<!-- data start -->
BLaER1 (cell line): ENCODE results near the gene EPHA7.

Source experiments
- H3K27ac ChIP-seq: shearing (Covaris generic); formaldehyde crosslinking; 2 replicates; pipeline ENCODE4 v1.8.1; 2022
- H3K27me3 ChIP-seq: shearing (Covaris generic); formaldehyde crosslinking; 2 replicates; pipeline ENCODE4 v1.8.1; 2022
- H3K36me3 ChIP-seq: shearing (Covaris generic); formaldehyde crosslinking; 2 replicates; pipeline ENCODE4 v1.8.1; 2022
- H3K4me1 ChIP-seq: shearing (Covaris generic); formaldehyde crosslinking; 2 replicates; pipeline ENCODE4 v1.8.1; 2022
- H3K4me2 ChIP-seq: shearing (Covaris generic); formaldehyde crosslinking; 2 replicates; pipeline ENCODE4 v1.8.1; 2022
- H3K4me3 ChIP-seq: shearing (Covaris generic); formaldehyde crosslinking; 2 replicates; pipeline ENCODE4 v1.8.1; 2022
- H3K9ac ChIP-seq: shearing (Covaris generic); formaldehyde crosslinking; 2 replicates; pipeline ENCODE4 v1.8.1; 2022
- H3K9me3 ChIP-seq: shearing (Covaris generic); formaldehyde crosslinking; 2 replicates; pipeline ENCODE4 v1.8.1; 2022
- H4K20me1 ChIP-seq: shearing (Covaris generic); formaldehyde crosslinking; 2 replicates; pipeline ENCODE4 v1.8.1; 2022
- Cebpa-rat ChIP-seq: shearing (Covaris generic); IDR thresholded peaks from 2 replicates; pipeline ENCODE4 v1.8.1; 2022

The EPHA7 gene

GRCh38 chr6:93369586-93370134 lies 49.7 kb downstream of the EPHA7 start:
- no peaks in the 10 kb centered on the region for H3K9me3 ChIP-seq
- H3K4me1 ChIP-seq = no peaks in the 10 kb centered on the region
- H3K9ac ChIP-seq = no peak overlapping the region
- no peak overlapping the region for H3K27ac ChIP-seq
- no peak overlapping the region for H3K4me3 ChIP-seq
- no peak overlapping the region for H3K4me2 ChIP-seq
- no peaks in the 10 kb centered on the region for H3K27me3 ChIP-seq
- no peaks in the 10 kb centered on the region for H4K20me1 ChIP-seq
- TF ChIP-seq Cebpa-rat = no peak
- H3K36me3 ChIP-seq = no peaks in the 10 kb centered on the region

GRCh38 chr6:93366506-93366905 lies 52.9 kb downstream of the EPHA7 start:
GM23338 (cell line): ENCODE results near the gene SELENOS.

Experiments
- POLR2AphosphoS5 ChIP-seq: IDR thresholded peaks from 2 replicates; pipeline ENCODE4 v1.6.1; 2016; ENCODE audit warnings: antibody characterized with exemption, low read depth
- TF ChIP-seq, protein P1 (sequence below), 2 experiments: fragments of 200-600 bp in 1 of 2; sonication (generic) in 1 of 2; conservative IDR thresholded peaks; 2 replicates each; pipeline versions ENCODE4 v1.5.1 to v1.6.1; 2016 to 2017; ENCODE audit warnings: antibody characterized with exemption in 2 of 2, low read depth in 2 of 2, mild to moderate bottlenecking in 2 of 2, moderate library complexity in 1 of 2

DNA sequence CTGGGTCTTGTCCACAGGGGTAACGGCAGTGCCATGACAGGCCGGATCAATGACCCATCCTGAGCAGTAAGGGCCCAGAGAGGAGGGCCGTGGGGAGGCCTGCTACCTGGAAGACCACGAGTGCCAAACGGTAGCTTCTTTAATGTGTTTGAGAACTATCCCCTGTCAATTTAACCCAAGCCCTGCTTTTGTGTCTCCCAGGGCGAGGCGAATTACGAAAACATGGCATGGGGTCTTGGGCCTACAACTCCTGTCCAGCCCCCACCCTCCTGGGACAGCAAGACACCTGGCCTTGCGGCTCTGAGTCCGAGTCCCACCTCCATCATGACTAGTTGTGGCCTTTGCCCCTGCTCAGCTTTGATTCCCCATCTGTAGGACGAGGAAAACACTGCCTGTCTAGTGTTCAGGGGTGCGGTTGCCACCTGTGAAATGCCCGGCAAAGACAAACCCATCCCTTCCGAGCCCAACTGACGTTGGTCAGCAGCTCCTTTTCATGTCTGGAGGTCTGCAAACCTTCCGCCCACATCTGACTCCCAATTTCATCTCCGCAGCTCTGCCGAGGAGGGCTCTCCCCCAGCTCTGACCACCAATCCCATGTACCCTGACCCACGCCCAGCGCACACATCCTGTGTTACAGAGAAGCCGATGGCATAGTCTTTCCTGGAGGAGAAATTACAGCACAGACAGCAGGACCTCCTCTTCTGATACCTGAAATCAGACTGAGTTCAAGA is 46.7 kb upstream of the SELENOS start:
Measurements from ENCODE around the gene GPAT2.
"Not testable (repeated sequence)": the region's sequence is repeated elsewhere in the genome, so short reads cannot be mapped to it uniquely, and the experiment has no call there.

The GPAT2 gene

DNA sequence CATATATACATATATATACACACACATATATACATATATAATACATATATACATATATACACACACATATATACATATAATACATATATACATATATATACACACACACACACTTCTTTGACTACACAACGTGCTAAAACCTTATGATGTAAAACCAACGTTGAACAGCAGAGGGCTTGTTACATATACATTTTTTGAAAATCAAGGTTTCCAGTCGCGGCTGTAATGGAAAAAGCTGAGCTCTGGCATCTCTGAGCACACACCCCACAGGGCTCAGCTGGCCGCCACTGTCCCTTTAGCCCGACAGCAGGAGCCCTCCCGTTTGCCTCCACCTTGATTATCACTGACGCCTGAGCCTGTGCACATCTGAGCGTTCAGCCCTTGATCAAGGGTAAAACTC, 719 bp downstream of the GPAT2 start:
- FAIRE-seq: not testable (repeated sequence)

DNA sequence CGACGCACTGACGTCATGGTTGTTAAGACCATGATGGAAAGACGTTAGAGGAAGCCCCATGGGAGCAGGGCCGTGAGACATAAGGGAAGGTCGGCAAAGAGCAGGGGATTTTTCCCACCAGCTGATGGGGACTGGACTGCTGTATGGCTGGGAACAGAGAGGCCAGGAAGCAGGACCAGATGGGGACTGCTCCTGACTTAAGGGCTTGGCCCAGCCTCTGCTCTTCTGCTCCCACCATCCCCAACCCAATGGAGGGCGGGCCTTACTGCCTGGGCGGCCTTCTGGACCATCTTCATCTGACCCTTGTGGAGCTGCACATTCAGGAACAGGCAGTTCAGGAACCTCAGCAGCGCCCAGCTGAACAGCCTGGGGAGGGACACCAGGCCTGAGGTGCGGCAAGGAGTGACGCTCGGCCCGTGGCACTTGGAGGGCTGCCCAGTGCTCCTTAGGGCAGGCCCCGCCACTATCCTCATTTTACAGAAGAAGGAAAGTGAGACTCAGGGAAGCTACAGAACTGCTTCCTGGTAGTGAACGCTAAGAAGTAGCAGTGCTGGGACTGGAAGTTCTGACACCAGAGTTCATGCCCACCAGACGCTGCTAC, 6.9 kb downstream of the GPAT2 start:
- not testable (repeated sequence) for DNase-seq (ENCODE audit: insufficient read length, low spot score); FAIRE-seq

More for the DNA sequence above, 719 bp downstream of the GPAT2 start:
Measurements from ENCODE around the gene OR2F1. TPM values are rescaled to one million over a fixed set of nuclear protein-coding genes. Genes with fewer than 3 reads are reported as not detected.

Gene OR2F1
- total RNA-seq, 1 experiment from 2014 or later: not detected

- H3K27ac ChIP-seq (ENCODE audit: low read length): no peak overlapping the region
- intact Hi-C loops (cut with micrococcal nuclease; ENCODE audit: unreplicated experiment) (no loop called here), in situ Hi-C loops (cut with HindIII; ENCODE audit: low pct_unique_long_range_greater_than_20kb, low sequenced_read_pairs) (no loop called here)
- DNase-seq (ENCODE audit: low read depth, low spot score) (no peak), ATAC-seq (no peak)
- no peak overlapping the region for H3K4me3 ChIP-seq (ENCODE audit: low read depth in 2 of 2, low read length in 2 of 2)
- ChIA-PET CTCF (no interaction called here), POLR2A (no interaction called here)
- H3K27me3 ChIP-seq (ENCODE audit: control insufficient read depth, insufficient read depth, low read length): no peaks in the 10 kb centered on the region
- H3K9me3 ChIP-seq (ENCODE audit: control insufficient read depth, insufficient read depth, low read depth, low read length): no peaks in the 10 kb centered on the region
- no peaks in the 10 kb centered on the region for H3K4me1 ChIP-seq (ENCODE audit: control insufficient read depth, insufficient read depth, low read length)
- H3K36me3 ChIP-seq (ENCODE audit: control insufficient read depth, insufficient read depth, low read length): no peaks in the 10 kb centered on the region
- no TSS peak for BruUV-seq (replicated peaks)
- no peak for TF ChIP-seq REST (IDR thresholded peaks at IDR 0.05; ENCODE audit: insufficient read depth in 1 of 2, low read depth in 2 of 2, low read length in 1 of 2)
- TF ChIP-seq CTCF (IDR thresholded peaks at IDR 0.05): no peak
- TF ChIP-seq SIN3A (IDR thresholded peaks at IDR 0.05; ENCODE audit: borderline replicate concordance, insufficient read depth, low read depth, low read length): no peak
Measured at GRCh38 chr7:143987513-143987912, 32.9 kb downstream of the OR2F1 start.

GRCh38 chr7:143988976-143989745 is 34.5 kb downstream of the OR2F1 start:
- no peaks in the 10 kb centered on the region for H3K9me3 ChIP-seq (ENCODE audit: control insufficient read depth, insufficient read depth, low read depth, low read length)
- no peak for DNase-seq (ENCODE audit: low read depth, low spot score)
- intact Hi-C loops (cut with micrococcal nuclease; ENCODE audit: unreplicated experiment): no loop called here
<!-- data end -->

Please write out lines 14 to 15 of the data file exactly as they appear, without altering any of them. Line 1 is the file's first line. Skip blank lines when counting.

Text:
GRCh38 chr6:93369586-93370134 lies 49.7 kb downstream of the EPHA7 start:
- no peaks in the 10 kb centered on the region for H3K9me3 ChIP-seq